President Michael D. Higgins’ paid tribute to organisations and volunteers working to restore bogs and wetlands across Ireland during a visit to Abbeyleix Bog during National Biodiversity Week.
The President was speaking at the launch of the Community Wetlands Strategic Plan at Abbeyleix Manor Hotel on Thursday.
He praised the Community Wetlands Forum and community initiatives across the country for their “active citizenship” in helping to preserve and restore Ireland’s natural heritage.
Wetland ecosystems are some of the most important ecological spaces in the world. Home to such diverse creatures as the dragonfly, the otter and the curlew, Ireland’s wetlands are also uniquely predisposed to allay the effects of climate change.
The world’s peatlands only cover three per cent of the Earth’s land mass, yet contain twice the sequestered carbon of all of the world’s forests combined.
However, since the beginning of the industrial revolution in the second half of the 18th Century, we have been losing Europe’s wetlands at an alarming rate.
Carbon is released into the atmosphere when bogs are drained, but this process can be reversed, even on industrial cutaway bogs, with appropriate restoration. The president noted research undertaken by the Environmental Protection Agency as part of its climate change research programme.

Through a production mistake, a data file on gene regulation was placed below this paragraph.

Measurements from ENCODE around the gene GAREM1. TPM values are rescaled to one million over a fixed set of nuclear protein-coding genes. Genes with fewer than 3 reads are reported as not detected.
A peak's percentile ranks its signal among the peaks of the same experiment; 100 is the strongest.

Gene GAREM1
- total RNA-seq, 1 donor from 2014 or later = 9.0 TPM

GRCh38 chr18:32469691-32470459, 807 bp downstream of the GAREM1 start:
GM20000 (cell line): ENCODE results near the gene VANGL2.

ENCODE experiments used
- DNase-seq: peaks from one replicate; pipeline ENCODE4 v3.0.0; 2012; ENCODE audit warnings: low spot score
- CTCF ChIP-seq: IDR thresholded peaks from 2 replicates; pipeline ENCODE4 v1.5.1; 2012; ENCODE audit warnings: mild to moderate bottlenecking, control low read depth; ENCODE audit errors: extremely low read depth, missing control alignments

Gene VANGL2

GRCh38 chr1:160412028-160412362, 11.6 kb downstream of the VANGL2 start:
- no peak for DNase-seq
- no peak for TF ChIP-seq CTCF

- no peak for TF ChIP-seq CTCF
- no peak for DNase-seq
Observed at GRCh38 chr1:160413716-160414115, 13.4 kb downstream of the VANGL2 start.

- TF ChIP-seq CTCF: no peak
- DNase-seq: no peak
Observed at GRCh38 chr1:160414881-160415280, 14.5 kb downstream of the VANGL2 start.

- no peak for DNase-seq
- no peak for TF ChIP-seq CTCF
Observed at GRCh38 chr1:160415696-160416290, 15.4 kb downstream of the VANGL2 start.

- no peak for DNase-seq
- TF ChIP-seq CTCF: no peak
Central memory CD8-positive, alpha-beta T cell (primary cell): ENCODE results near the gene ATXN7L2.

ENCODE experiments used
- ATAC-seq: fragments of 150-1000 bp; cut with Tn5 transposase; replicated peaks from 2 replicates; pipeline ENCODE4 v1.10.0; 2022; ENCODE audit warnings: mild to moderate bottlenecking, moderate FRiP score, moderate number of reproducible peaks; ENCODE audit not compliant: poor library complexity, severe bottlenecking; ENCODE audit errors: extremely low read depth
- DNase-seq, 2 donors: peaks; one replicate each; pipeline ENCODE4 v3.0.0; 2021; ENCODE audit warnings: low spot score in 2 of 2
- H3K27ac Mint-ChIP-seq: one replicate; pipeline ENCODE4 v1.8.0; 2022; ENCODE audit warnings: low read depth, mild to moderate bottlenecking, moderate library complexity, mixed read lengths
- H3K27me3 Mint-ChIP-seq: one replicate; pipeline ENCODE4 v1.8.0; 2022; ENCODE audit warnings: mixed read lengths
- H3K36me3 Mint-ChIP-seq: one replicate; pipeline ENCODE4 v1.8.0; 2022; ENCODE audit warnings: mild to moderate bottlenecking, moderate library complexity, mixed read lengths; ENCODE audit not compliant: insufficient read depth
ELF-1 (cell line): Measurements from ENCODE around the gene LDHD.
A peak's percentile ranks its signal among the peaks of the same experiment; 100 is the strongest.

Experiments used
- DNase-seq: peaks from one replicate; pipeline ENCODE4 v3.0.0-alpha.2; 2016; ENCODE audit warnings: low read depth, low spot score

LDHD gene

“Land that is a source of emissions can be returned to sequestering carbon from the atmosphere,” the President added. “With 20 per cent of Ireland’s land being comprised of peat soils, there is undoubtedly potential to look at the management of such land as just one contribution to climate change mitigation purposes.”
Under the UN convention on biological diversity, Ireland has signed up to important international commitments including a set of global targets for 2020 to avert further biodiversity loss, to promote its restoration and to improve the conservation status of habitats and species.
“It will require a considerable step-up in efforts to halt further losses” said President Higgins. “What is truly inspirational are the local communities that are ‘stepping up’ to help Ireland achieve it.”
“Successful community-led conservation demonstrates how land use can sit in harmony with nature and the needs of its people. It is a platform to share knowledge, ideas and engage with experts,” he said.
The theme for this year’s Biodiversity Week is ‘Biodiversity and Sustainable Tourism’ which coincides with 2017 being the International Year of Sustainable Tourism for Development as proclaimed by the United Nations General Assembly.
The president is in Longford today to celebrate 200 years since the Royal Canal was opened.